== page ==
Review of Philosophy and Psychology 7 (4):835-850 (2016)
AbstractIn the last 30 years, the key issue in developmental Theory of Mind has been if and when children are capable of representing false beliefs. Moving away from this research question, the aim of this study was to investigate the role of attentional processes in false-belief tasks. We focused on the design of the test phase and investigated two factors that may be critical for 3-year-old children’s success: the form of the wh-question and the salience of the target object. The results of two experiments confirmed that 3-year olds are able to explicitly choose the correct answer in a false-belief task provided that they are allowed to focus on the protagonist throughout the task. The salience of the target object, however, was a critical factor in the design of the test phase, as increasing it had a negative effect on children’s performance. These results suggest that the experimental record of the last 30 years may be skewed since standard false-belief tasks do not control for the relative salience of the wrong response, potentially hindering the performance of children under 4. We conclude that a careful investigation of performance factors in false-belief tasks has the potential to reveal deep insights into the development of Theory of Mind skills, even if not directly focused on children’s representation of beliefs.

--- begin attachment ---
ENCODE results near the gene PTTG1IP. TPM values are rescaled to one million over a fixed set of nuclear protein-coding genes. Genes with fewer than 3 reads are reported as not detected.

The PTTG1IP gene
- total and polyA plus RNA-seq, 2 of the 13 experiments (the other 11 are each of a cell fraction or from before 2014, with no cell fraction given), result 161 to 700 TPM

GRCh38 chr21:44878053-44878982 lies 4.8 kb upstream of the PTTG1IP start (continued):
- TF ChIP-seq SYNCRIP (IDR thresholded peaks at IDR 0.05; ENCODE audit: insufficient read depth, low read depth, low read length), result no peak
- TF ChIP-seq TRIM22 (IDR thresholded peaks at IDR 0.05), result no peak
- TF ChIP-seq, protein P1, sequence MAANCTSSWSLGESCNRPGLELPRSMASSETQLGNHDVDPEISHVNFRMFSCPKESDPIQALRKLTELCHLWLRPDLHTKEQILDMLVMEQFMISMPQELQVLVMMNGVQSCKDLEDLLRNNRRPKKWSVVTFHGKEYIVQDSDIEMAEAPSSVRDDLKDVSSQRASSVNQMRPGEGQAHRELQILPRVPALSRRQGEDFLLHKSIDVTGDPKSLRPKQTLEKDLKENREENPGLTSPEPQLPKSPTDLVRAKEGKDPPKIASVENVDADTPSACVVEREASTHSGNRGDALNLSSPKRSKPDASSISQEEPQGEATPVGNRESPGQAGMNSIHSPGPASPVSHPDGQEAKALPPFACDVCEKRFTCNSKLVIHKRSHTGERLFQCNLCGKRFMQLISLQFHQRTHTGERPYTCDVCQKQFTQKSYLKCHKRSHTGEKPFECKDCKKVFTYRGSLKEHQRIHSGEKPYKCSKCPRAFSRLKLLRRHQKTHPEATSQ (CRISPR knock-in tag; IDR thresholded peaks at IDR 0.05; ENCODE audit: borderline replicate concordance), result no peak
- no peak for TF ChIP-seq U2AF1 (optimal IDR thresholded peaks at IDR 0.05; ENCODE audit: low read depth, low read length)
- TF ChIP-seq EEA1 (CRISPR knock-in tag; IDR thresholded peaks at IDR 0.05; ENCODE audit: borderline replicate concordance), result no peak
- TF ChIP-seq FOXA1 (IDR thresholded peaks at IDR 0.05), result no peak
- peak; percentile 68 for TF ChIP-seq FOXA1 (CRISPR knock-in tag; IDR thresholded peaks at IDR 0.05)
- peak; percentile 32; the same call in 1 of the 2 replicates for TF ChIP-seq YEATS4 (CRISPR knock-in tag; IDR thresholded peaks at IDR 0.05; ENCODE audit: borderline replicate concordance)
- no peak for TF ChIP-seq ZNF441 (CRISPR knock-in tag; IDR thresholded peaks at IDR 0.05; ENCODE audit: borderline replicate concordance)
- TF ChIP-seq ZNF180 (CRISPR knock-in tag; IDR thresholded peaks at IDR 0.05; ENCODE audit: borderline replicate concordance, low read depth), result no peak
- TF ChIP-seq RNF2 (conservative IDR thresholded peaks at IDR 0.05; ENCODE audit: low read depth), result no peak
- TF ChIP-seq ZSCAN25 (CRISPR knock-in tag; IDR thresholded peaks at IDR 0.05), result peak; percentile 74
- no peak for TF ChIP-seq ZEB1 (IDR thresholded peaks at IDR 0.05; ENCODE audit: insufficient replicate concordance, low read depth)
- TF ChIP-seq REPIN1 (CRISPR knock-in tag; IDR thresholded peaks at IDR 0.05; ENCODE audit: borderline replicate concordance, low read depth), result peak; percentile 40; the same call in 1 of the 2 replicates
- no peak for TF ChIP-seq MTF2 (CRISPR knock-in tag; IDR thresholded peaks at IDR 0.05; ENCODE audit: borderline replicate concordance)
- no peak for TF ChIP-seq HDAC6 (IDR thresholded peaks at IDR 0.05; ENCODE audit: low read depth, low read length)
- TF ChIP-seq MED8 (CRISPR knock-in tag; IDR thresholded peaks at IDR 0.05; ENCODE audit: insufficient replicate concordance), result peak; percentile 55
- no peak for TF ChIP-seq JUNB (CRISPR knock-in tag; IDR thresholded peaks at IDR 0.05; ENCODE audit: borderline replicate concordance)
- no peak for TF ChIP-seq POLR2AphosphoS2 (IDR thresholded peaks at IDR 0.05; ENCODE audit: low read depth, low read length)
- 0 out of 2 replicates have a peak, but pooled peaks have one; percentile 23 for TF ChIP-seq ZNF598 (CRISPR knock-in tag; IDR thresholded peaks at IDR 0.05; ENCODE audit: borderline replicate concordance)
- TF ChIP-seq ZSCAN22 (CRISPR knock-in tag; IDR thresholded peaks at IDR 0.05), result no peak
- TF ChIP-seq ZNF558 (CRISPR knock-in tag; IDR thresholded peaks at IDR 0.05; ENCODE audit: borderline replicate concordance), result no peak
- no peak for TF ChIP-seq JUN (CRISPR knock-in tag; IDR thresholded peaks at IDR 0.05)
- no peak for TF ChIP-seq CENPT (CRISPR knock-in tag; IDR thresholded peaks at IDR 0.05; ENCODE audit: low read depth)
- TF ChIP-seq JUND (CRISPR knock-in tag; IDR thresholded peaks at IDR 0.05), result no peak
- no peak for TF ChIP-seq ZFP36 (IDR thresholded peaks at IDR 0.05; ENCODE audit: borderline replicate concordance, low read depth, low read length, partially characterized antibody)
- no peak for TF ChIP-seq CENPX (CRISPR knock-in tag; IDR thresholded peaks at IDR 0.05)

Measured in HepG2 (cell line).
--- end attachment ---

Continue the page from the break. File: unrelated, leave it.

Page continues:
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Citations of this work
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